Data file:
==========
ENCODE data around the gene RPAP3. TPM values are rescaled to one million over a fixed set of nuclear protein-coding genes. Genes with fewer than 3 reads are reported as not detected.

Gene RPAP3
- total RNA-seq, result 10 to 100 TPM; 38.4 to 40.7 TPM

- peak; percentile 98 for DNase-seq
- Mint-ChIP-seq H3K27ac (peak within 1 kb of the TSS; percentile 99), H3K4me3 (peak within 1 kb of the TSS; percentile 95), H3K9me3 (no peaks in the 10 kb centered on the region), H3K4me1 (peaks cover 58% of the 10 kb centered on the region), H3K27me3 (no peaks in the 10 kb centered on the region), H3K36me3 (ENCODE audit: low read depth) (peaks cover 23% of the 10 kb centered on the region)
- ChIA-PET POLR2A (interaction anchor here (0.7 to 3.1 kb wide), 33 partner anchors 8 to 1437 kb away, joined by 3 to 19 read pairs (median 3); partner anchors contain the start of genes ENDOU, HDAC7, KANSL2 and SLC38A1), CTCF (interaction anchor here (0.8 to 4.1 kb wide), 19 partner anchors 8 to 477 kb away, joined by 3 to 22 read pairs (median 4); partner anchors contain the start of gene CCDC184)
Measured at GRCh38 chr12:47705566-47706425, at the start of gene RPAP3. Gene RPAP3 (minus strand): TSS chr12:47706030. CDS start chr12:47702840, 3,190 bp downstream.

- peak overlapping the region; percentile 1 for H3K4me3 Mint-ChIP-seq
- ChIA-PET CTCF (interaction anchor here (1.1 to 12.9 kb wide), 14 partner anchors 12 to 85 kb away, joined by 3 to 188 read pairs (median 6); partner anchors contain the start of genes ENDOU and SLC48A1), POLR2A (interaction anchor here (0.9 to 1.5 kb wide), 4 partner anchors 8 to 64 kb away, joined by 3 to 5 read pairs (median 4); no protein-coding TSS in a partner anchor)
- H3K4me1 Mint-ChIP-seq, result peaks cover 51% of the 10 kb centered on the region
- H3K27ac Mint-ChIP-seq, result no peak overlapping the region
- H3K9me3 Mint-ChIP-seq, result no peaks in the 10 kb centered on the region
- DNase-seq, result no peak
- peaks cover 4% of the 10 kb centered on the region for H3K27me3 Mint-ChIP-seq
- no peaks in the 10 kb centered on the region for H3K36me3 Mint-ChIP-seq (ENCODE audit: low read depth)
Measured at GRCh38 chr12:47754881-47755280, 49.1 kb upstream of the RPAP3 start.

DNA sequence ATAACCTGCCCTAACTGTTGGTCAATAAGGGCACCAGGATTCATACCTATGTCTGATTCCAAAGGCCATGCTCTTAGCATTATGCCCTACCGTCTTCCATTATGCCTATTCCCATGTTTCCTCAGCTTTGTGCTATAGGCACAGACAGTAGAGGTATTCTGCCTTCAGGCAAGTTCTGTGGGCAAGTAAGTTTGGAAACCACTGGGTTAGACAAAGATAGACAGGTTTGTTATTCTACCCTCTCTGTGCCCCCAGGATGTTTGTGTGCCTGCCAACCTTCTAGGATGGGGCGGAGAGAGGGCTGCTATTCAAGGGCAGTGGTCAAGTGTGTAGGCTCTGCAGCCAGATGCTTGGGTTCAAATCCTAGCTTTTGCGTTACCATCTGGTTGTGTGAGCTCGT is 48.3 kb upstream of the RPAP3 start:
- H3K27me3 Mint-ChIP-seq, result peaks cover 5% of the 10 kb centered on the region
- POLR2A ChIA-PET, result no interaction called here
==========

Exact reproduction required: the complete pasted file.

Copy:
ENCODE data around the gene RPAP3. TPM values are rescaled to one million over a fixed set of nuclear protein-coding genes. Genes with fewer than 3 reads are reported as not detected.

Gene RPAP3
- total RNA-seq, result 10 to 100 TPM; 38.4 to 40.7 TPM

- peak; percentile 98 for DNase-seq
- Mint-ChIP-seq H3K27ac (peak within 1 kb of the TSS; percentile 99), H3K4me3 (peak within 1 kb of the TSS; percentile 95), H3K9me3 (no peaks in the 10 kb centered on the region), H3K4me1 (peaks cover 58% of the 10 kb centered on the region), H3K27me3 (no peaks in the 10 kb centered on the region), H3K36me3 (ENCODE audit: low read depth) (peaks cover 23% of the 10 kb centered on the region)
- ChIA-PET POLR2A (interaction anchor here (0.7 to 3.1 kb wide), 33 partner anchors 8 to 1437 kb away, joined by 3 to 19 read pairs (median 3); partner anchors contain the start of genes ENDOU, HDAC7, KANSL2 and SLC38A1), CTCF (interaction anchor here (0.8 to 4.1 kb wide), 19 partner anchors 8 to 477 kb away, joined by 3 to 22 read pairs (median 4); partner anchors contain the start of gene CCDC184)
Measured at GRCh38 chr12:47705566-47706425, at the start of gene RPAP3. Gene RPAP3 (minus strand): TSS chr12:47706030. CDS start chr12:47702840, 3,190 bp downstream.

- peak overlapping the region; percentile 1 for H3K4me3 Mint-ChIP-seq
- ChIA-PET CTCF (interaction anchor here (1.1 to 12.9 kb wide), 14 partner anchors 12 to 85 kb away, joined by 3 to 188 read pairs (median 6); partner anchors contain the start of genes ENDOU and SLC48A1), POLR2A (interaction anchor here (0.9 to 1.5 kb wide), 4 partner anchors 8 to 64 kb away, joined by 3 to 5 read pairs (median 4); no protein-coding TSS in a partner anchor)
- H3K4me1 Mint-ChIP-seq, result peaks cover 51% of the 10 kb centered on the region
- H3K27ac Mint-ChIP-seq, result no peak overlapping the region
- H3K9me3 Mint-ChIP-seq, result no peaks in the 10 kb centered on the region
- DNase-seq, result no peak
- peaks cover 4% of the 10 kb centered on the region for H3K27me3 Mint-ChIP-seq
- no peaks in the 10 kb centered on the region for H3K36me3 Mint-ChIP-seq (ENCODE audit: low read depth)
Measured at GRCh38 chr12:47754881-47755280, 49.1 kb upstream of the RPAP3 start.

DNA sequence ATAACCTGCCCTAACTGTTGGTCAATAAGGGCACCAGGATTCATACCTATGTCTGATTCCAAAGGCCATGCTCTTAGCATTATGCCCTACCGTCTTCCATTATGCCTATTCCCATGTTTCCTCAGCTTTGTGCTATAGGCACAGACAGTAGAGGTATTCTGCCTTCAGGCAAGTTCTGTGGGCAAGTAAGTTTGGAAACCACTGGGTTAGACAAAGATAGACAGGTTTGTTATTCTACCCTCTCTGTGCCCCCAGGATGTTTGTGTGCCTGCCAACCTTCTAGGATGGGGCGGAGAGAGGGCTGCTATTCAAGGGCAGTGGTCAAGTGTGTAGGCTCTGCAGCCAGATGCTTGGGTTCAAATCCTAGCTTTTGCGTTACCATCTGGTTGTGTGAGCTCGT is 48.3 kb upstream of the RPAP3 start:
- H3K27me3 Mint-ChIP-seq, result peaks cover 5% of the 10 kb centered on the region
- POLR2A ChIA-PET, result no interaction called here